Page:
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You can use a conjunction to link words, phrases and clauses, as in the following examples:

  • I ate the pizza and the pasta.
  • Call the movers when you are ready.

Co-ordinating Conjunctions

Use a co-ordinating conjunction (and, but, or, nor, for, so or yet) to join individual words, phrases and independent clauses. Note that you can also use the conjunctions but and for as prepositions.

Each of the highlighted words below is a co-ordinating conjunction.

  • Lilacs and violets are usually purple.

In the above example, the co-ordinating conjunction and links two nouns.

  • This movie is especially interesting to feminist film theorists, for the screenplay was written by Mae West.

In the example above, the co-ordinating conjunction for links two independent clauses.

  • Jack claimed that he spent most of his youth dancing on rooftops and swallowing goldfish.

In the above example, the co-ordinating conjunction and links two participle phrases (dancing on rooftops and swallowing goldfish).

Subordinating Conjunctions

A subordinating conjunction introduces a dependent clause and indicates the nature of the relationship(s) between the independent clause(s) and the dependent clause(s).

The most common subordinating conjunctions are after, although, as, because, before, how, if, once, since, than, that, though, till, until, when, where, whether and while.

Each of the highlighted words in the following examples is a subordinating conjunction.

  • After she had learned to drive, Alice felt more independent.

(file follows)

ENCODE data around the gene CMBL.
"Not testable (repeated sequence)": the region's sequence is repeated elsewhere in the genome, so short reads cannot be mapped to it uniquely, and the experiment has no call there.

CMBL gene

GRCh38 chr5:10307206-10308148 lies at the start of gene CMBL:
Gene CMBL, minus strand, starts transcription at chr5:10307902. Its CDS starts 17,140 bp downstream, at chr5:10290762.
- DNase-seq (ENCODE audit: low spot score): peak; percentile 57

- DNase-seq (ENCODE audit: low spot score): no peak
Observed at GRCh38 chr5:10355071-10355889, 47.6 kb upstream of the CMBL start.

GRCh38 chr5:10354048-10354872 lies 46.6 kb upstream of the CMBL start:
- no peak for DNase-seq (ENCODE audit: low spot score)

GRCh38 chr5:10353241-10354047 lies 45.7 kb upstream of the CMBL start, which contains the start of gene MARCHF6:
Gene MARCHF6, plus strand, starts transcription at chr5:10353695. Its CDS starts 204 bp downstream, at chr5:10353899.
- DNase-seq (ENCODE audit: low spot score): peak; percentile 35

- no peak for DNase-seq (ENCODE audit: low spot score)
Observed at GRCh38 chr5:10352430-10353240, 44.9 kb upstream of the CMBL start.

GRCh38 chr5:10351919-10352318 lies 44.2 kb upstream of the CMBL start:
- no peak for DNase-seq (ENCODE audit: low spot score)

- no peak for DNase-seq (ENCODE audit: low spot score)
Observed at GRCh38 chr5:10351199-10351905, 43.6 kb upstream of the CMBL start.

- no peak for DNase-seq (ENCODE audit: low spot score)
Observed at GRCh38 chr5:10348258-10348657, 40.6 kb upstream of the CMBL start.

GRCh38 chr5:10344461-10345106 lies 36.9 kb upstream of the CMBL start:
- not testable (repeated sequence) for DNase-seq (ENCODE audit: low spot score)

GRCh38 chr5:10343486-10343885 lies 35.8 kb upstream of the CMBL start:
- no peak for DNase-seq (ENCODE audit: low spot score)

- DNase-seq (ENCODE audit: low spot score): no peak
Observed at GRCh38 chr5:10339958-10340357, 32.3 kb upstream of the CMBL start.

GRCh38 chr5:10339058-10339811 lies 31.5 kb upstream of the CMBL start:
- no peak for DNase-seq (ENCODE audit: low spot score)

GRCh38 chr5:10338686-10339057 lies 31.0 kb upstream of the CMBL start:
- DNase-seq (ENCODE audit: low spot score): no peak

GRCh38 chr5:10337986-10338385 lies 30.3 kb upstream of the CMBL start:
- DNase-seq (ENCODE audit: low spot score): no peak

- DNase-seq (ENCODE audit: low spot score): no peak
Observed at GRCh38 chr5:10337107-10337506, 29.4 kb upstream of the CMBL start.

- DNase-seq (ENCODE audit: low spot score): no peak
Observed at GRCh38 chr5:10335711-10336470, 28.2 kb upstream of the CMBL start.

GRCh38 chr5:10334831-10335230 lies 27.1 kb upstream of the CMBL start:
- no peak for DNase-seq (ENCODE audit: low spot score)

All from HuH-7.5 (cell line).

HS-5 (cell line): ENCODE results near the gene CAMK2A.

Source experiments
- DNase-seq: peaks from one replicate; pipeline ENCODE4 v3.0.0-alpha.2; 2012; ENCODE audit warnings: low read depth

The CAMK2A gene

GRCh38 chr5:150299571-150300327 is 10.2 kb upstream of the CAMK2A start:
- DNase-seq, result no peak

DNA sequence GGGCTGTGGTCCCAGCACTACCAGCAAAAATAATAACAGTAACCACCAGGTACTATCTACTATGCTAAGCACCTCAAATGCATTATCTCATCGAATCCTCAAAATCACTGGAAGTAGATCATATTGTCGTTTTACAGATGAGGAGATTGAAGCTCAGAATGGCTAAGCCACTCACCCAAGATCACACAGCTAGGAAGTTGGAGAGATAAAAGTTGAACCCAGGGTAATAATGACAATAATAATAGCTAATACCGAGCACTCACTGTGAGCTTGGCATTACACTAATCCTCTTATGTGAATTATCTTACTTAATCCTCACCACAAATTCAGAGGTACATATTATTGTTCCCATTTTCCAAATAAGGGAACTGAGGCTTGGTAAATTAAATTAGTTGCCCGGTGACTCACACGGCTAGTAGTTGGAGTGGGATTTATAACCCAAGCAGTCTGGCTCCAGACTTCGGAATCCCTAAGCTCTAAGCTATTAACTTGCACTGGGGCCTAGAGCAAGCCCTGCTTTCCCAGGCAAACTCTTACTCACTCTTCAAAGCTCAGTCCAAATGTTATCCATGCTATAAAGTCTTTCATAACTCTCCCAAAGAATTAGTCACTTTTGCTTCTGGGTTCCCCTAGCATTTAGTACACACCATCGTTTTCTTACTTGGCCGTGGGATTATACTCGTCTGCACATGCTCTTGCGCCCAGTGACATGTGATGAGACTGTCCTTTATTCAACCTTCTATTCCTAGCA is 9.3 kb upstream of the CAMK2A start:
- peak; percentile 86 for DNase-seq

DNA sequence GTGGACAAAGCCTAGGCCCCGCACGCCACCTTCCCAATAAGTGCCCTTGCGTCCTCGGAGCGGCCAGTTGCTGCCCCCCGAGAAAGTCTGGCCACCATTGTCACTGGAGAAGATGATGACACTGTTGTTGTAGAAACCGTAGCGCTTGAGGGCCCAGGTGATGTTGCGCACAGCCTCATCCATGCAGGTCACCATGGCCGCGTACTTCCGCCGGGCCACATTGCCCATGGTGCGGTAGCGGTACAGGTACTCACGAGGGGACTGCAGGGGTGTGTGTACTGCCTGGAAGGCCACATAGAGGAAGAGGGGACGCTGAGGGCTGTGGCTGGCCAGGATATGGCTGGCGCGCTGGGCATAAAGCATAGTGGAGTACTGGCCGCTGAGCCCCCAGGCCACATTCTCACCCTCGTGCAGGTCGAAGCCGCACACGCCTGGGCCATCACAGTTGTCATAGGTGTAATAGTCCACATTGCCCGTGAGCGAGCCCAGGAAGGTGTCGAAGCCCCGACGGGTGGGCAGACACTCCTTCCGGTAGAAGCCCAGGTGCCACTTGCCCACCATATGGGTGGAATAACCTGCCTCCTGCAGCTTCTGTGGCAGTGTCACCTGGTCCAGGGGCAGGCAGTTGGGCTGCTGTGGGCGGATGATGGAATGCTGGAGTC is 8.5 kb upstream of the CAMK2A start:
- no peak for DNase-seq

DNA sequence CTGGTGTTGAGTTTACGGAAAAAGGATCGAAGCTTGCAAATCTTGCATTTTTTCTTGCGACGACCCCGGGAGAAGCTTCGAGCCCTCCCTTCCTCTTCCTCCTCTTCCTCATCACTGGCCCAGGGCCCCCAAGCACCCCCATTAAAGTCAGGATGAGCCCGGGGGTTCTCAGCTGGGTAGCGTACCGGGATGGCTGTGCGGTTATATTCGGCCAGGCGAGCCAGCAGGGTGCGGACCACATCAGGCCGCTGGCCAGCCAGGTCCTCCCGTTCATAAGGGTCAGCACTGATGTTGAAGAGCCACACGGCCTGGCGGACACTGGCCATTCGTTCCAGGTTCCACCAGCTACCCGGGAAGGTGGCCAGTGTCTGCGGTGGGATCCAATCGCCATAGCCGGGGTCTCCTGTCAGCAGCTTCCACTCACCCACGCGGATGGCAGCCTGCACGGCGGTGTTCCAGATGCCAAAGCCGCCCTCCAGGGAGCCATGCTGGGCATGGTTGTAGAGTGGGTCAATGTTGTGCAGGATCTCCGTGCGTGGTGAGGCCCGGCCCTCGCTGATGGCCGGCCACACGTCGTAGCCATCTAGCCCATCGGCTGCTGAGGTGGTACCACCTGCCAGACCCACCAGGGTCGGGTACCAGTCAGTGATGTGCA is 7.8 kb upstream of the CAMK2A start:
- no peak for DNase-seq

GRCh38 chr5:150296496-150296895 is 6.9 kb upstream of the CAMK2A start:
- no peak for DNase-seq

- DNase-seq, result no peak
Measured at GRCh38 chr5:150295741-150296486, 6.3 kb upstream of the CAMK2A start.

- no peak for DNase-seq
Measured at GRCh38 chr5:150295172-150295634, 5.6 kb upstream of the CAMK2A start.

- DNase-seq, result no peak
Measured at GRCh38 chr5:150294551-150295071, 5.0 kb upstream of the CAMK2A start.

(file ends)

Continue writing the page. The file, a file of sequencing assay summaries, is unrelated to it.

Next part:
The subordinating conjunction after introduces the dependent clause after she had learned to drive.

  • If the paperwork arrives on time, your cheque will be mailed on Tuesday.

Similarly, the subordinating conjunction if introduces the dependent clause if the paperwork arrives on time.

  • Gerald had to begin his report again when his computer crashed.

The subordinating conjunction when introduces the dependent clause when his computer crashed.

  • Midwifery advocates argue that home births are safer because the mother and baby are exposed to fewer people and fewer germs.

The dependent clause because the mother and baby are exposed to fewer people and fewer germs is introduced by the subordinating conjunction because.

Correlative Conjunctions

Correlative conjunctions, which always appear in pairs, link equivalent sentence elements. The most common correlative conjunctions are both . . . and, either . . . or, neither . . . nor, not only . . . but also, so . . . as, and whether . . . or. (Technically, correlative conjunctions consist simply of a co-ordinating conjunction linked to an adjective or adverb.)

The highlighted words in the following examples are correlative conjunctions.

  • Both my grandfather and my father worked in the steel plant.

In this sentence, the correlative conjunction both . . . and links the two noun phrases that act as the compound subject of the sentence (my grandfather and my father).

  • Bring either a Jello salad or a potato salad.

Here the correlative conjunction either . . . or links two noun phrases (a Jello salad and a potato salad).

  • Corinne is trying to decide whether to go to medical school or to go to law school.

Similarly, the correlative conjunction whether . . . or links the two infinitive phrases (to go to medical school and to go to law school).

  • The fire destroyed not only the school but also the neighbouring pub.

In this example, the correlative conjunction not only . . . but also links the two noun phrases (the school and the neighbouring pub) that act as direct objects.

Note that some words that function as conjunctions can also act as prepositions or adverbs.

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© Département d’anglais, Faculté des arts, Université d’Ottawa
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